This week’s post grew out of an argument/ discussion I was having with my good friend Bruce Wayne, an avid Film Geek in his own right. And, yes, I have a friend who is literally and legally named Bruce Wayne because that’s how I roll, Fanboys. That’s how I roll!
The discussion we were having seemed simple enough: Rank all of Pixar’s films in order of awesomeness. However, this seemingly simple task turned into a heated debate that we were both very passionate about. The problem seems to be that Pixar doesn’t really make bad movies. Even Disney with it’s impressive resume, and staunch runs through the 50’s & 60’s, as well as the 80’s & 90’s, can’t really compare with what Pixar has done in it’s brief existence. I’ll talk about that more later. Still, by looking at Pixar’s filmography you don’t see a Brother Bear or a Fox and the Hound. You see only Snow White and Aladdin, year after year. So, putting them in order proved daunting. More so towards the bottom of THE LIST then at the top where the general contraversy typically arises.
I figured now was a great time to do this list before Toy Story 3 comes out and while Pixar has a nice round number (10) of films under their belt.
Here they are, from best to worst:
1. TOY STORY.
This story is the antithesis of the Twilight Zone’s Talking Tina episode that explores, in a fun way, something every kid wonders… Do my toys come to life when I’m not around? One of two of their films that relied on a bit of star power for their voice cast, with Tom Hanks and Tim Allen (who, at the time, had the top selling book, most watched TV show and #1 movie at the box office). Probably more so because it was their first film, and at the behest of Disney, as they would shy away from this later. Still, in this case, the voice cast worked. What we got with Toy Story was an introduction to the way animated films would look in the future and the next generation’s Mickey and Donald in Buzz and Woody. Along with the rest of the gang, they hooked us all in and probably have us To Infinity And Beyond!!!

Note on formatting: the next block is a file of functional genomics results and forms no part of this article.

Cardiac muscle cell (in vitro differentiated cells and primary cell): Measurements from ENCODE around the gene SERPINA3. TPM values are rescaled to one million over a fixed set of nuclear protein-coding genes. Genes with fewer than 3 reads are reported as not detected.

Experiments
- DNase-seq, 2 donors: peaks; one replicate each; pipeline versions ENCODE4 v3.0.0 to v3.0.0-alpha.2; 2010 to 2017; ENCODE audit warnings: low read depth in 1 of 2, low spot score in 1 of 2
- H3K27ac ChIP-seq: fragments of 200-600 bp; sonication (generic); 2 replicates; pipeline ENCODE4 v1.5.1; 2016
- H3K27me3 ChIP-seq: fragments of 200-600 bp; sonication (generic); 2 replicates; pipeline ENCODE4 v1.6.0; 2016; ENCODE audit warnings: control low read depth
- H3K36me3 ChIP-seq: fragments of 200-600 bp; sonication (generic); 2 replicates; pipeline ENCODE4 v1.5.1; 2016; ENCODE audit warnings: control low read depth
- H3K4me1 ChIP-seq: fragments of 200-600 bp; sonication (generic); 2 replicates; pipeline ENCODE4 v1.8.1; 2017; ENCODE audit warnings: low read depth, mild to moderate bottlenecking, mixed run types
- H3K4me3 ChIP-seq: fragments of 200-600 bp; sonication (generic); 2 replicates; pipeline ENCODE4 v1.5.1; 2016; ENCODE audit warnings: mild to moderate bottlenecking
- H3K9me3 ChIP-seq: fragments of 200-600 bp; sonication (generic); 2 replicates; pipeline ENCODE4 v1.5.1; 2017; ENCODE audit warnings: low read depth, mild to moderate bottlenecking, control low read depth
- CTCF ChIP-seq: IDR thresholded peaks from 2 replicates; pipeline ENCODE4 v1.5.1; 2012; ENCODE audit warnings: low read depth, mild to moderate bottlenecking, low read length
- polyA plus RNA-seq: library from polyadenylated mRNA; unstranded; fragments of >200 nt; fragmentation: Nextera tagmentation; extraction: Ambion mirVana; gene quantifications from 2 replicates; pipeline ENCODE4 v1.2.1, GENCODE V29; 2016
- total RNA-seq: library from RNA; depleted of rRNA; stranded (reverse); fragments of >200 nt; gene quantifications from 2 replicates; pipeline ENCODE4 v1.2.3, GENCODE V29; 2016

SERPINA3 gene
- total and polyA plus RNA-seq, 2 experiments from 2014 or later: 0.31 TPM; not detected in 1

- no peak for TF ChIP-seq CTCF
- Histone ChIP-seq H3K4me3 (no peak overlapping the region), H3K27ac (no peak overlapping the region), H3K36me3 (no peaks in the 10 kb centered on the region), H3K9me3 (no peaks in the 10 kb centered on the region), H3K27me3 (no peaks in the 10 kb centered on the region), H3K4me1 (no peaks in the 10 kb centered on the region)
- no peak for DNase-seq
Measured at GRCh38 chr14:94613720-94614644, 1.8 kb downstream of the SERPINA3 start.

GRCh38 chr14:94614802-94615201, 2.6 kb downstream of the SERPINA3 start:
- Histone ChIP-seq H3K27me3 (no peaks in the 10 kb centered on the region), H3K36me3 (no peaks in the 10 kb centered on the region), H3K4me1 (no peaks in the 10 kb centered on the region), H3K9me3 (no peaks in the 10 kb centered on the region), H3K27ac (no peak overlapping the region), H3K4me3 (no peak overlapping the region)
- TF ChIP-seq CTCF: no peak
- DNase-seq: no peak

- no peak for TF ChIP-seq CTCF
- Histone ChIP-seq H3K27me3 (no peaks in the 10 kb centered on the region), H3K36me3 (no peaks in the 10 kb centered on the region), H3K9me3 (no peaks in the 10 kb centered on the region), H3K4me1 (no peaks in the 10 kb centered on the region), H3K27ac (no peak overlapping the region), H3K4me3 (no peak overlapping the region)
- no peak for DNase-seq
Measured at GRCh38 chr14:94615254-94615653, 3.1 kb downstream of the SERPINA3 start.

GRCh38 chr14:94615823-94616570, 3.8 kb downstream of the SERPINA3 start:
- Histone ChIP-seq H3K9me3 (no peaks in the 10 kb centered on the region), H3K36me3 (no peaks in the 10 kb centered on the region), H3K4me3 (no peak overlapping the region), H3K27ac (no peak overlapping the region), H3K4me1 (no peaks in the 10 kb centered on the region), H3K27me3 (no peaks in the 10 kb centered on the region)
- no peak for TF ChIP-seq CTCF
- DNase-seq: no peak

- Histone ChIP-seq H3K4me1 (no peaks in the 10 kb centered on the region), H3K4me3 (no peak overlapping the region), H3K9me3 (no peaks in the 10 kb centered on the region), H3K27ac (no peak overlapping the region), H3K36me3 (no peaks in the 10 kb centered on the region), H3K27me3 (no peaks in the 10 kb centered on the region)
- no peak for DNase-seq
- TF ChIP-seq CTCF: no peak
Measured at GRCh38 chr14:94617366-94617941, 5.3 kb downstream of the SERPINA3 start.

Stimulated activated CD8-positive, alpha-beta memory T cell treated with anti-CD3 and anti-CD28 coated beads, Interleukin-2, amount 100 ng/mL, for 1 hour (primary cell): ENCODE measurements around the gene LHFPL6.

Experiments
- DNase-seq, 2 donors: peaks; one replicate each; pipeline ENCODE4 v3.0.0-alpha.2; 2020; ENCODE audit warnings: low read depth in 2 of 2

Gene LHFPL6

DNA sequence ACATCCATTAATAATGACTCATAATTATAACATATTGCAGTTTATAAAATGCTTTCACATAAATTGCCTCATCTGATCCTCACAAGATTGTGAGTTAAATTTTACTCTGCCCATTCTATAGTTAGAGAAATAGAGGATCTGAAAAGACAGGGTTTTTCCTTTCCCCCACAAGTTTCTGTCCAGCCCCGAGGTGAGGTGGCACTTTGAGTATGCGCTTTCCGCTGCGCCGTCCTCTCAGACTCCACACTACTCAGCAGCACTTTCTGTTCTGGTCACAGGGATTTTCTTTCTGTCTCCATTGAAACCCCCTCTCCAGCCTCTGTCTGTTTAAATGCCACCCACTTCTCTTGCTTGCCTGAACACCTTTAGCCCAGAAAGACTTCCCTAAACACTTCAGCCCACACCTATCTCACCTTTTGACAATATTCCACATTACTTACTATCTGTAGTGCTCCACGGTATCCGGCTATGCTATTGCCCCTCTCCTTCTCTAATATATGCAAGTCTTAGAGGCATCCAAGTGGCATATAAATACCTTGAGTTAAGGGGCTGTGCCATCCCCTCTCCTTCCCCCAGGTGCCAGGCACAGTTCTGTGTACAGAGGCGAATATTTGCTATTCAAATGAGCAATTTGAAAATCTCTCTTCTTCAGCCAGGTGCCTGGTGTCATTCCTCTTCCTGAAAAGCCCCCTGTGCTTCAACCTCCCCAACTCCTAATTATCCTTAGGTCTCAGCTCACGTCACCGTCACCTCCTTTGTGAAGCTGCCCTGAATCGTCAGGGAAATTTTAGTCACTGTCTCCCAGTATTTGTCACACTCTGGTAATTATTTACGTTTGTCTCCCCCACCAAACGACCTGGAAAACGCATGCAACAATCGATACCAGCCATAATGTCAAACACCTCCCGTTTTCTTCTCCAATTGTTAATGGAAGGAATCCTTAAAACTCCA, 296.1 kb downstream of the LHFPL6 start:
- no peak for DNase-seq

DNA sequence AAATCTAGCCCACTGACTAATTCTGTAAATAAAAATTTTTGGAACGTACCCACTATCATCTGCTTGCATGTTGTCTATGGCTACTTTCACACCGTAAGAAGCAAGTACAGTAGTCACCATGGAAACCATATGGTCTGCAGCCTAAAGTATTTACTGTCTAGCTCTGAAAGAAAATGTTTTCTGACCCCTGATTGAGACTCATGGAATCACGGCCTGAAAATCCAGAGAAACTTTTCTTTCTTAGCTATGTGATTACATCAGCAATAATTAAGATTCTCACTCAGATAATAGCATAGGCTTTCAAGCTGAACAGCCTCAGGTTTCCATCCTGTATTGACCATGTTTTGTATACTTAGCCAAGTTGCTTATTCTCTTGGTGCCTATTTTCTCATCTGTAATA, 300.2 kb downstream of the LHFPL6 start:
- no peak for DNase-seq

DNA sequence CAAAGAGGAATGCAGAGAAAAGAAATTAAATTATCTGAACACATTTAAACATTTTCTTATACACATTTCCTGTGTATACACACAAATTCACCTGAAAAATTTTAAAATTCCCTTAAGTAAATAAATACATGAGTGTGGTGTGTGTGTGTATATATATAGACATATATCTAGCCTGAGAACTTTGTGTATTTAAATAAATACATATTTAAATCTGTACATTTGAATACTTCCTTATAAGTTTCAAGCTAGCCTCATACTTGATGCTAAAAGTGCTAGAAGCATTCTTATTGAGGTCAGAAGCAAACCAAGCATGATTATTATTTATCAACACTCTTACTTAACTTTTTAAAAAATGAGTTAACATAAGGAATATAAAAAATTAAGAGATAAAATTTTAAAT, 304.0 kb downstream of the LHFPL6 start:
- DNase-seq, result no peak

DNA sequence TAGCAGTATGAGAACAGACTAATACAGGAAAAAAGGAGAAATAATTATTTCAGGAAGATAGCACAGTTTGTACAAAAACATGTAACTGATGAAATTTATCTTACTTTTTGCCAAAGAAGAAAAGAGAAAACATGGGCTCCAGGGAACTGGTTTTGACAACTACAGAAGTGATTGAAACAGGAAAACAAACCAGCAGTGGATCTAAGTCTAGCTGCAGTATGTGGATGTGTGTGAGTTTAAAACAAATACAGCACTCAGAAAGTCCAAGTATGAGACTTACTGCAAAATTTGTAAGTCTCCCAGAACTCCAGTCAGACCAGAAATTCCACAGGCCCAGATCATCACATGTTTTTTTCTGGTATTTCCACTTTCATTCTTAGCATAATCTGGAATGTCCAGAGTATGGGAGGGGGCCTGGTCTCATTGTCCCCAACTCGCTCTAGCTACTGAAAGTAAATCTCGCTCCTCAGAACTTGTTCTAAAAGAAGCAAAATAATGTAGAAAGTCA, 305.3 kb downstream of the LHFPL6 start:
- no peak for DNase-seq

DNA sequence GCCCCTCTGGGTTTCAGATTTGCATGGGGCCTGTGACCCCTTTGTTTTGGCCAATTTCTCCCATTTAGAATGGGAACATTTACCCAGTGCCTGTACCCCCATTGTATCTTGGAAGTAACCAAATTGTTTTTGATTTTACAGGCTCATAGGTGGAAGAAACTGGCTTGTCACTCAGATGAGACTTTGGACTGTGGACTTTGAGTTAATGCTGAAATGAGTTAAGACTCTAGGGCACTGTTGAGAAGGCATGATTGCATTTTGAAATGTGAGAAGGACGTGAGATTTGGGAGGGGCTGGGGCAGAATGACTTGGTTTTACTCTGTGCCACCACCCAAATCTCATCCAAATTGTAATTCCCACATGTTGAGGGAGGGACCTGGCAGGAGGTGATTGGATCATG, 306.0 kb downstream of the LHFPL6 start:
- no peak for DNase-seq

2. TOY STORY 2.
I was tempted to put the sequel at #4 however, it is arguably as good as the first film. The added characters worked themselves into the group seemlessly, the idea of having Woody being bought by a toy collector was genius and having Woody deal with some of the same realizations Buzz had in the first film felt natural. All in all, if it’s just as good, or close, to the first film, it deserves to be #2.
3. FINDING NEMO.
You know how I know Nemo was a good film? Because it was THE ONLY THING MY DAUGHTER WOULD WATCH FROM 2003 TO 2005!!! And we only had one TV!!! But, it never got old. Pixar introduced us to a whole new world under the sea and charcters we couldn’t help but love.
4. THE INCREDIBLES.
Most people that know me are probably surprised this isn’t my favorite Pixar film as I have a thing, some call it an obsession, I would argue a healthy one, with super-heroes. And this is pretty much a retelling of the Fantastic Four. Still, I do love this film. Mainly, because it showed us the sad side of being extraordinary and what it’s like to not be able to do what you know you were meant to.
Oh my God, I love this friggin’ robot. The most amazing part about this film is they manage to develop their main character (a Waste Allocator Load Lifter – Earth class) without using nearly any dialogue for the first half of the movie. An overwhelming task for any film, let alone one about a robot! Overall, the funnest part, is watching something without a heart learn to love.
One of my favorite films of this year. Who would’ve thought an old man and a boy scout in a house being propelled through the sky by helium balloons would be so damn entertaing. What I love too is that they didn’t shy away from the darker tone at the beginning of the film. Very much in the vein of the old Disney classics.